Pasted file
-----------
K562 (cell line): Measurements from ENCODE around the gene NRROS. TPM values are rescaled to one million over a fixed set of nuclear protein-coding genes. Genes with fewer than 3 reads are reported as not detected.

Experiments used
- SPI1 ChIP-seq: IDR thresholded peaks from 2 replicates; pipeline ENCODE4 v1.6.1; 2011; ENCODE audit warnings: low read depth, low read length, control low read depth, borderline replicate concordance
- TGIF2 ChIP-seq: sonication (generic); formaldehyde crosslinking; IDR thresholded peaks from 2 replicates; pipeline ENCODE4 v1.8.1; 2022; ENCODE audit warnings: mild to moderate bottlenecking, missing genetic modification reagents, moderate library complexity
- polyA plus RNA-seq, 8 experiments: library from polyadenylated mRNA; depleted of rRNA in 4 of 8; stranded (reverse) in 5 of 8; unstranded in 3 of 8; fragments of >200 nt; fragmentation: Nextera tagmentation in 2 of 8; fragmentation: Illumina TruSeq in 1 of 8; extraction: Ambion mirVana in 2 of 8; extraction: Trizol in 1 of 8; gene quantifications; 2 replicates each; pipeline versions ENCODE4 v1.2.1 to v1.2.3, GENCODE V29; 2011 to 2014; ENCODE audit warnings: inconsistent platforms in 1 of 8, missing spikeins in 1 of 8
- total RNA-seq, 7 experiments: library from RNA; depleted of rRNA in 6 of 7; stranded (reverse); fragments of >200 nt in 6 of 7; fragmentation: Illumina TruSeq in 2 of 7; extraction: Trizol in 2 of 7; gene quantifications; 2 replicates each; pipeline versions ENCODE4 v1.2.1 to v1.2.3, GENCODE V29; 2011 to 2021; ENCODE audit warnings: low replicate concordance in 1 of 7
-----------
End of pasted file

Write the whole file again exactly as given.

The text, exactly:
K562 (cell line): Measurements from ENCODE around the gene NRROS. TPM values are rescaled to one million over a fixed set of nuclear protein-coding genes. Genes with fewer than 3 reads are reported as not detected.

Experiments used
- SPI1 ChIP-seq: IDR thresholded peaks from 2 replicates; pipeline ENCODE4 v1.6.1; 2011; ENCODE audit warnings: low read depth, low read length, control low read depth, borderline replicate concordance
- TGIF2 ChIP-seq: sonication (generic); formaldehyde crosslinking; IDR thresholded peaks from 2 replicates; pipeline ENCODE4 v1.8.1; 2022; ENCODE audit warnings: mild to moderate bottlenecking, missing genetic modification reagents, moderate library complexity
- polyA plus RNA-seq, 8 experiments: library from polyadenylated mRNA; depleted of rRNA in 4 of 8; stranded (reverse) in 5 of 8; unstranded in 3 of 8; fragments of >200 nt; fragmentation: Nextera tagmentation in 2 of 8; fragmentation: Illumina TruSeq in 1 of 8; extraction: Ambion mirVana in 2 of 8; extraction: Trizol in 1 of 8; gene quantifications; 2 replicates each; pipeline versions ENCODE4 v1.2.1 to v1.2.3, GENCODE V29; 2011 to 2014; ENCODE audit warnings: inconsistent platforms in 1 of 8, missing spikeins in 1 of 8
- total RNA-seq, 7 experiments: library from RNA; depleted of rRNA in 6 of 7; stranded (reverse); fragments of >200 nt in 6 of 7; fragmentation: Illumina TruSeq in 2 of 7; extraction: Trizol in 2 of 7; gene quantifications; 2 replicates each; pipeline versions ENCODE4 v1.2.1 to v1.2.3, GENCODE V29; 2011 to 2021; ENCODE audit warnings: low replicate concordance in 1 of 7